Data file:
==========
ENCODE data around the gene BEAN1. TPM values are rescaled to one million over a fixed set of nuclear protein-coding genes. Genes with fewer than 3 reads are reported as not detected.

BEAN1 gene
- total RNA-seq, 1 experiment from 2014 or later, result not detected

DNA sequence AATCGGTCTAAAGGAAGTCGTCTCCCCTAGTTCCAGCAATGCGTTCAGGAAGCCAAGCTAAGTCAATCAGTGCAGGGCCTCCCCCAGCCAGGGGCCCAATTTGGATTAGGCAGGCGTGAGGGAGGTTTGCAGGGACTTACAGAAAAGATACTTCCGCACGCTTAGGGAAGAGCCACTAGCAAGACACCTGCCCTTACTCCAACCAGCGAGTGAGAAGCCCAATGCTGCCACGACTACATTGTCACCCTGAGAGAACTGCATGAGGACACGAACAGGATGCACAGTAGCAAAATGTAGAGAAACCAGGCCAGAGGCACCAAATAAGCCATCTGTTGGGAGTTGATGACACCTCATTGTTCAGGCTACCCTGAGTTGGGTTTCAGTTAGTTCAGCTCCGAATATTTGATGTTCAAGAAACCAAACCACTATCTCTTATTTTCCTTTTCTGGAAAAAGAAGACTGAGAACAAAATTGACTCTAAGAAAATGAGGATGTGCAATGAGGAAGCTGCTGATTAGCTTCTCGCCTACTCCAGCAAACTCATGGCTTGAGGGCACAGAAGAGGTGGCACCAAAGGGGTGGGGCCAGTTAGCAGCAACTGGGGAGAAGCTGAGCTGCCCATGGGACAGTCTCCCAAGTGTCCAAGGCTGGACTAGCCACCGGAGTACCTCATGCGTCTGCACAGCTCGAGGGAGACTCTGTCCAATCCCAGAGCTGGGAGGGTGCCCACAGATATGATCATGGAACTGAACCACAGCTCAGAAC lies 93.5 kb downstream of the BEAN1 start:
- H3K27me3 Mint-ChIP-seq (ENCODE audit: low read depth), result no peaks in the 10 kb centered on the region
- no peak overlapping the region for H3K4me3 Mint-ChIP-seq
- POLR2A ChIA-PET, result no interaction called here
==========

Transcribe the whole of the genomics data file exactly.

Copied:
ENCODE data around the gene BEAN1. TPM values are rescaled to one million over a fixed set of nuclear protein-coding genes. Genes with fewer than 3 reads are reported as not detected.

BEAN1 gene
- total RNA-seq, 1 experiment from 2014 or later, result not detected

DNA sequence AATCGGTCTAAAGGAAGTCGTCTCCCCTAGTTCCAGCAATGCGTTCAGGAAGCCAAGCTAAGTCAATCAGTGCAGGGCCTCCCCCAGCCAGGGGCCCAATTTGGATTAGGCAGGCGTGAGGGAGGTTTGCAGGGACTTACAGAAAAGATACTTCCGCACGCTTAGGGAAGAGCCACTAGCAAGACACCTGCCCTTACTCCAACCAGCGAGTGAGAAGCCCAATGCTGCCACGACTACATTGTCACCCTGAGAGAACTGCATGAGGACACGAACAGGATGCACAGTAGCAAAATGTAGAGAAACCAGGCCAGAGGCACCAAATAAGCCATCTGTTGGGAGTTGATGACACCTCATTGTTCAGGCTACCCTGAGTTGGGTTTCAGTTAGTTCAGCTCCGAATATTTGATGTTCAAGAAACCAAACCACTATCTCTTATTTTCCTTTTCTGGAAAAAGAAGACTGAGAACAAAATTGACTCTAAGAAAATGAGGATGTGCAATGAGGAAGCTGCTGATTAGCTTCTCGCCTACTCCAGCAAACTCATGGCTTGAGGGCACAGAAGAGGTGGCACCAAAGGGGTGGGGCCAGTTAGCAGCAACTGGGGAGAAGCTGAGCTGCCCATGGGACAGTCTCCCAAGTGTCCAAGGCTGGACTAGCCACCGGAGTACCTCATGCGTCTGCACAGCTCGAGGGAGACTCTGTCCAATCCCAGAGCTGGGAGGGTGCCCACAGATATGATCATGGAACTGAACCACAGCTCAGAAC lies 93.5 kb downstream of the BEAN1 start:
- H3K27me3 Mint-ChIP-seq (ENCODE audit: low read depth), result no peaks in the 10 kb centered on the region
- no peak overlapping the region for H3K4me3 Mint-ChIP-seq
- POLR2A ChIA-PET, result no interaction called here